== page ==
Tuesday, June 26, 2007

When you've been broken

I was reading the profile of one of my friend's, and his expression of pain and frustration seemed very like my own lately. Lately, as in, for the last several years.

I have felt frustrated of late. So much of once was has been lost, and while I do understand that there are reasons for everything, and I will see this unfold into something wonderful beyond what I can imagine right now, this season is not without its frustrations.

I have fallen into the pattern of getting through the day to day of life. Once upon a time, I was inspired. Life was full of possibilities. Life seemed to be simple. I was not concerned with career objectives or lack thereof, I was not concerned with whether or not I would someday be able to be in a home of my own, living this ridiculous notion of "The American Dream". I was not overwhelmingly concerned with paying bills, despite the bills that were coming in. Stress did not rule my life. Necessity did not rule my life. Life was simple, and somehow or other, I kept it simple. My primary concerns were how the ideas for story and poetry and incredibly creative verse would play out on paper. I did not fear the blank page.

And what changed this? I suppose that I always knew this would change eventually, but I thought that day would come after I settled down and had 2.5 children and did not have time for such things as writing and painting and other creative expression anymore. Imagine my surprise when I realized that this stifled creativity came despite my lack of the things I thought would surely kill such expression.

I feel worn out. It seems that I am going through a time of realizing how very much of myself I have given away since those days when each morning brought new vistas of inspiration. Somehow, I became someone who could easily be bent to another's will, sacrificing my inner most self a piece at a time. Rather, I was always someone who could easily be bent to another's will, only such compromises became more sinister as I got older. In all of the efforts to be one who is loving and supportive and always cheering for the underdog, I became someone whose own identity became lost in the chaos. I became someone who would be easily manipulated by men with sad stories and sweet words, easily intimidated by women who were emotionally brutal but shrewdly kind, allowing people to strip my soul away. Each day became a day not filled with inspiration so much as sheer determination to get up one more time and get through. Not entirely unlike the bloody, battle weary soldier who pulls herself up to fight on through just one more battle...then one more...then one more...with a faint but assured belief (or vague hope) that she will eventually come out the victor.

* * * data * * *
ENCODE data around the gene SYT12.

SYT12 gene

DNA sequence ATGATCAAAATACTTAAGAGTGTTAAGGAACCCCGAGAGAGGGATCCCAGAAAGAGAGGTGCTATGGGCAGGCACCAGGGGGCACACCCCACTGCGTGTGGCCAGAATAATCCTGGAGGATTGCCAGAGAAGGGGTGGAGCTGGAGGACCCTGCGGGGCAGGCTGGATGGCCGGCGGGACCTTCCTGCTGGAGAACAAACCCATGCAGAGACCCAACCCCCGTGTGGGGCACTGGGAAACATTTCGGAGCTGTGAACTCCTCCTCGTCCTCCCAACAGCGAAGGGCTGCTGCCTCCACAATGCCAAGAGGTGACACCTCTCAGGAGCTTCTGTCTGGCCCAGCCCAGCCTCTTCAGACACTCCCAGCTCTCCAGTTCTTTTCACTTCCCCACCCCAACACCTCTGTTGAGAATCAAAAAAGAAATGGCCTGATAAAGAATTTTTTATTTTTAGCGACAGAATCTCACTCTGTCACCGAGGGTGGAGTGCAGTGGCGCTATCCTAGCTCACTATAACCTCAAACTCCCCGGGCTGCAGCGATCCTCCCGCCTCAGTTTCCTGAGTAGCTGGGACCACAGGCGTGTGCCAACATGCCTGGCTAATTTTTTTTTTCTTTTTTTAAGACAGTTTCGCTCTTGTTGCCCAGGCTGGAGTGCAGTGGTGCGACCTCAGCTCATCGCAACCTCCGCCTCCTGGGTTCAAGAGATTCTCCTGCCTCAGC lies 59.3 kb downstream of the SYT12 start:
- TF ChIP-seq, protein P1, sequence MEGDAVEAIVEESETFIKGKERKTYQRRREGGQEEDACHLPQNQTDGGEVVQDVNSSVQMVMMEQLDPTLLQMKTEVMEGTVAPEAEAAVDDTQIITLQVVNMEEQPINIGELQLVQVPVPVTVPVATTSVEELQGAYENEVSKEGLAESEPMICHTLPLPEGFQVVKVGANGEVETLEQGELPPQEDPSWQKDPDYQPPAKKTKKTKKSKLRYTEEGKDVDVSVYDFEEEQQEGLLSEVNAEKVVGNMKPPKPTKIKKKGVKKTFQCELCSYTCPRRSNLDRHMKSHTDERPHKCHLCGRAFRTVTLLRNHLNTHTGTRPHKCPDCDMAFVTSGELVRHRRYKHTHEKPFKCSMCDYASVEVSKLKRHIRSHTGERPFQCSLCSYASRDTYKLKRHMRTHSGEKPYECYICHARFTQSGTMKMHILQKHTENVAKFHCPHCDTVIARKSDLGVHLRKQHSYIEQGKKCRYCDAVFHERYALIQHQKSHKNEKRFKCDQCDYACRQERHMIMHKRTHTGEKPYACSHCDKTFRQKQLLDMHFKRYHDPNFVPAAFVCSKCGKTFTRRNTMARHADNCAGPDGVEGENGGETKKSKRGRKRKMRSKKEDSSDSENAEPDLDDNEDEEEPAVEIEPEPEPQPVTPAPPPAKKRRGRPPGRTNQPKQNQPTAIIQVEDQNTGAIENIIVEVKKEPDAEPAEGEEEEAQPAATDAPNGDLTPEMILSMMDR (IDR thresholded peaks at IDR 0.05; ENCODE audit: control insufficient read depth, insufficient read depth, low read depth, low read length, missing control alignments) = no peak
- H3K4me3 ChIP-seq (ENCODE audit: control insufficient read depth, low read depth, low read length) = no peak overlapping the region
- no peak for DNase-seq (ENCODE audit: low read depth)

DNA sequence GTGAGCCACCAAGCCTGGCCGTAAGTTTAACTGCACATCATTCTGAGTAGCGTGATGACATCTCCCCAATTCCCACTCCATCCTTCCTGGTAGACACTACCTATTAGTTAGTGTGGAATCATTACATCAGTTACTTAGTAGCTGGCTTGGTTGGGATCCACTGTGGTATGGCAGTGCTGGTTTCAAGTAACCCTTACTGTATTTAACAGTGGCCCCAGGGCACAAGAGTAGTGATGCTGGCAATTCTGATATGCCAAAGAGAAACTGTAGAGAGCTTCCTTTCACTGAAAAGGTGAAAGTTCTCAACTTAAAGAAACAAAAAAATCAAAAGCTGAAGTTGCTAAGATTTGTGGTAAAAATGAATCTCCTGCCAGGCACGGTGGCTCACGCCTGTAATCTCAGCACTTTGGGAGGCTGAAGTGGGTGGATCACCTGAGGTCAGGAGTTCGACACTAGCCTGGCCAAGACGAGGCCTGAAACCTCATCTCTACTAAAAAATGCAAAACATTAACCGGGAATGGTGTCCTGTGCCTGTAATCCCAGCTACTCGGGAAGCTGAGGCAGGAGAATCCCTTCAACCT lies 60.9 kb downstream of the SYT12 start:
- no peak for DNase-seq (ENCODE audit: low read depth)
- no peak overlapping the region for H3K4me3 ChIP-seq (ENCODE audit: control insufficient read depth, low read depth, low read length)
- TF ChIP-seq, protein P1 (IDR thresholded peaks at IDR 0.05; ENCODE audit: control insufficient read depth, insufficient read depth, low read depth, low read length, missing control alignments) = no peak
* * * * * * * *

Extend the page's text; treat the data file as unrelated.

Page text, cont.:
So, here I am. And who am I? It seems that I have been stripped of the things which have always held my identity. I once found my identity in my creativity. I was the writer. A painter, too, but mostly a writer. Then, I was the girl with all the problems. The mental patient. The recovered mental patient. The girl you would never know was once a mental patient unless she told you. The strong girl who overcame adversities most will never know, in order to do things that were fundamentally easy for so many others. The girl who was living the life she wanted, a life that was not glamourous but very fulfilling. The girl whose life was turned upside down by unforeseen circumstances. The girl who is learning to put it back together. The girl who is a shell of a girl. Not a girl at all, but a woman. A shell of a woman at that.

There is a lot of pain in losing yourself. I suppose there is some freedom in that, too. Maybe it's only when you lose yourself...your false self, the self you thought you were but never really were...then you can find yourself as you really are. As you always were, but never realized. Stripping away the contaminents to get to the purity of what lies within. Getting down to the real deal, the "me" that remains constant regardless of the circumstances.

Against all reason, I do maintain a shred of optimism. I look at this season of loss, and loss, and more loss, and realize that this, too, shall pass. Some of the loss has been wonderfully liberating, and not a loss at all. Other elements of loss, though, are very painful. There is no getting around that.

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